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I Water Well Pressure

  1. Apr 15, 2016 #1
    Imagine there is a water well underground. The pressure at the surface of the water will be the atmospheric pressure+ the pressure due to the weight of the rock. If i drill a hole i assume the pressure differential will push the water up the hole. Is the mass of water displaced equal to the maximum weight that the force produced by differential pressure could lift? (Sorry for this poor English )
    When the water rises is there a vacuum at the bottom of the well?

    Is there any situation where all the water from the well could be drained without the need of a pump?

    Thank you very much
  2. jcsd
  3. Apr 15, 2016 #2
    No vacuum otherwise the water would not flow. When drilling for a well they drill into and below the water table, not a large cave or chamber holding water. Not that I'm saying that they never do hit a chamber. Either way, you could never drain a well unless you drained all the water below the depth drilled to. And you will need a pump. Even if it was a chamber if water got in it will keep flowing in.
  4. Apr 15, 2016 #3
    I'm not interested in how they do it in reality. With this conditions, how would things play out if they opened the hole?
  5. Apr 15, 2016 #4
    Depends how big the hole is. If the hole is big enough, then the atmospheric pressure would keep said water table in place. But if the hole is small, less atmospheric pressure vs. Pressure of water and land, then the water will rise up the hole. It would depend on the pressure difference to how high that water would rise. But both water pressure and land mass pressure are working together against atmospheric pressure so the more water coming out the less water pressure you would have to the two pressures would eventually equalize to the point that you would need a pump
  6. Apr 15, 2016 #5
    So as the water rises is there a vacuum on the bottom ?what happens to the bottom of the well, if no more water is coming in ?
  7. Apr 15, 2016 #6
    If it were a chamber? It drains and becomes and empty space, air and other natural gases would be present. It would never be a vacuum like space.
  8. Apr 15, 2016 #7
    Yes if it was a chamber where no air or gases could enter from the bottom. The only entrance would be the hole on the top
  9. Apr 15, 2016 #8
    If everything was air tight then yes a vacuum would form that would stop the flow of water according to the pressure pushing the water up and the vacuum pulling back.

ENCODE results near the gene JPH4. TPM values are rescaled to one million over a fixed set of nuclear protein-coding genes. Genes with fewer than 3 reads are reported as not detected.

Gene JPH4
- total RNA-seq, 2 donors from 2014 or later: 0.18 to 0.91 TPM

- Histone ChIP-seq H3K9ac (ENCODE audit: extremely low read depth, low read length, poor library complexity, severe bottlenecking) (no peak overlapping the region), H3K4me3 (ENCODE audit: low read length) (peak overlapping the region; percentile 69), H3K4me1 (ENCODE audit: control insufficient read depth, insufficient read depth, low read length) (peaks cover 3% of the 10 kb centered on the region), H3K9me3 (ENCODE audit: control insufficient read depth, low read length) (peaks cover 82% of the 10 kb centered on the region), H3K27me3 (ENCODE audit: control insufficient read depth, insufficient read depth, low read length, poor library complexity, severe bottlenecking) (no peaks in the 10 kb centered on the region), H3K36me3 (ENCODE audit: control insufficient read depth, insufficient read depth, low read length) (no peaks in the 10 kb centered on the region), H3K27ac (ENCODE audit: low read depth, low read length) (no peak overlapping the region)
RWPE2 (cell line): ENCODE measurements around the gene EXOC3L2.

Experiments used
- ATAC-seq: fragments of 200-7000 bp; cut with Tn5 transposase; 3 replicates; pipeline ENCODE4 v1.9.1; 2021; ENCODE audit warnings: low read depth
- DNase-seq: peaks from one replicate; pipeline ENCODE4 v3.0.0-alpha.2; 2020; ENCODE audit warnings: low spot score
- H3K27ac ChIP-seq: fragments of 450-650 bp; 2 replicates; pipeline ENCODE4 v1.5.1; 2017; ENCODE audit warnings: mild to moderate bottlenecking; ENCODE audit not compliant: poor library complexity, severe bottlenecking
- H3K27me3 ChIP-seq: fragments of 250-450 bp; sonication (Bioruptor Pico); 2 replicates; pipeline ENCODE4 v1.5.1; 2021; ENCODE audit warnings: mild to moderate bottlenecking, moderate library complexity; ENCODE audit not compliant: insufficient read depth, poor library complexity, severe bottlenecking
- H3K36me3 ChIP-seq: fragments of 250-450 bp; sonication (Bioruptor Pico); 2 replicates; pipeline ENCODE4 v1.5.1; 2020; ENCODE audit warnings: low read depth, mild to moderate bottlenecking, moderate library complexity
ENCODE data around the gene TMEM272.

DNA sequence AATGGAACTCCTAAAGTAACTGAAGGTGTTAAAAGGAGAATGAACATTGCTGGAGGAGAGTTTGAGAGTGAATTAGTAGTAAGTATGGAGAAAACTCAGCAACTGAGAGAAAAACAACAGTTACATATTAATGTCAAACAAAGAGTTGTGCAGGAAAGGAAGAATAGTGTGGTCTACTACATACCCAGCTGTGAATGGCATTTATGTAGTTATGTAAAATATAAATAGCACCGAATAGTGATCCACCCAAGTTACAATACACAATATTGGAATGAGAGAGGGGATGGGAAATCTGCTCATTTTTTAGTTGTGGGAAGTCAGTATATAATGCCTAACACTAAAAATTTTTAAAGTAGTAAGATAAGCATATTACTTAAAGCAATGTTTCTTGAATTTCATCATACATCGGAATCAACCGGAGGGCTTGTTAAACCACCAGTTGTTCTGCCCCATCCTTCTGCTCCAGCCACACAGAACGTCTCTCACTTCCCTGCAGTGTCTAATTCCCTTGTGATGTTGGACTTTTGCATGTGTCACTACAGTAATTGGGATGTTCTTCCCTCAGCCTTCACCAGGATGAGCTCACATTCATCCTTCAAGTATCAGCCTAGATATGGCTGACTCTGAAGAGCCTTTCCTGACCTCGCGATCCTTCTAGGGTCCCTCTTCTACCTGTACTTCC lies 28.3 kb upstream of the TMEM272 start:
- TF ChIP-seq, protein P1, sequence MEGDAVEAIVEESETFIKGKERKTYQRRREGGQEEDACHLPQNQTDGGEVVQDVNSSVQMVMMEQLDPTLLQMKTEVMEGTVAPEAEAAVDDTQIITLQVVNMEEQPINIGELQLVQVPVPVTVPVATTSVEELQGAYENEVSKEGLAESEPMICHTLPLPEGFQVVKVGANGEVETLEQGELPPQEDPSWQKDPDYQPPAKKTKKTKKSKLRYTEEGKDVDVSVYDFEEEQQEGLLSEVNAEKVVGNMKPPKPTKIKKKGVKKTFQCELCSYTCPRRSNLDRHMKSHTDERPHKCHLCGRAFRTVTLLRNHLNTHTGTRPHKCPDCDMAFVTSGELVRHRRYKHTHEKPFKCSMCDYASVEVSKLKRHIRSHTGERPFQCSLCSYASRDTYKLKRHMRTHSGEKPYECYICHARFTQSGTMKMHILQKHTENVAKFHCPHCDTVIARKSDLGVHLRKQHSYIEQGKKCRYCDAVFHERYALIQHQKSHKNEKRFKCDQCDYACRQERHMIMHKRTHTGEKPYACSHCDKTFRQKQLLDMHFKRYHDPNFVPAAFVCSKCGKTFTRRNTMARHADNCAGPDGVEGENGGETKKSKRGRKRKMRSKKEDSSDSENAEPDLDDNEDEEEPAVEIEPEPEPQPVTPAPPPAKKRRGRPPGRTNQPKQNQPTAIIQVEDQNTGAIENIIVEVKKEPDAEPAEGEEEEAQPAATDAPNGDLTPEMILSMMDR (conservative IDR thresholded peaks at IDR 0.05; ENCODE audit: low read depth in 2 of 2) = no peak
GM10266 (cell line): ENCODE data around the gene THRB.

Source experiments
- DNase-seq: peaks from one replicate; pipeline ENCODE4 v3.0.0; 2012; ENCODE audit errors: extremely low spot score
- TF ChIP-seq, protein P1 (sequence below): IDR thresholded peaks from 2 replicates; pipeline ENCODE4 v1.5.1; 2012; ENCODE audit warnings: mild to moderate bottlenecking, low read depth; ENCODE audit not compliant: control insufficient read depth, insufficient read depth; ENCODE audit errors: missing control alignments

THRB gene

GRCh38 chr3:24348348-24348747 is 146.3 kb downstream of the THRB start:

10. Apr 15, 2016 #9
    So, are you saying that no water would spill ?
  11. Apr 15, 2016 #10


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    I don't believe your question can be answered without more information...

    Is that a question or an assertion? It's not necessarily true, it depends how the rock above is supported. Should we assume that the roof is held up by the water pressure alone?

    Suppose you pumped all the water out. Would the roof fall/sink? If not then it must be supported by something other than the water pressure. So after a little water is allowed to escape the pressure might fall dramatically.

    If the roof does fall/sag then the amount it does so will matter. If it can collapse fully then all the water might be displaced.
  12. Apr 15, 2016 #11
    I've thought of that and that is where my doubts come from. Imagine that instead of water we have oil. When the hole is opened and if the earth is supported by the oil then we expect the earth to fall until the chamber is totally empty..

    But if the earth is supported only partially by the oil, when we open the hole the oil would spill in a very short burst, because the weight of the earth would stop being supported by the oil and instead be dissipated trough the adjacent earth.

    But my question then is: how can we have oil wells bursting for long minutes ?
  13. Apr 15, 2016 #12


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    Somewhere between these two extremes lays reality.
  14. Apr 15, 2016 #13
    So, on a oil well where there are bursts of oil that last for a long time, should we a expect to see a change in the altitude of that land
  15. Apr 15, 2016 #14
    The pressure of the water in the pores of the rock does not even come close to supporting the overlying rock. The rock matrix for the most part supports itself as an integral solid structure, but the hydrostatic pressure of the water in the pores perturbs the state of stress in the rock and the pressure causes the pores (and the rock itself) to swell a little. Under ordinary circumstances, the pressure of the water in the pores is in hydrostatic equilibrium. If we sink a well into an unconfined aquifer and pump water out of the rock, there is a "drawdown" effect that occurs in the vicinity of the well, with a localized depression in the water table. This reduction in hydraulic head near the well provides the driving force for water to flow horizontally through the porous rock to the well.
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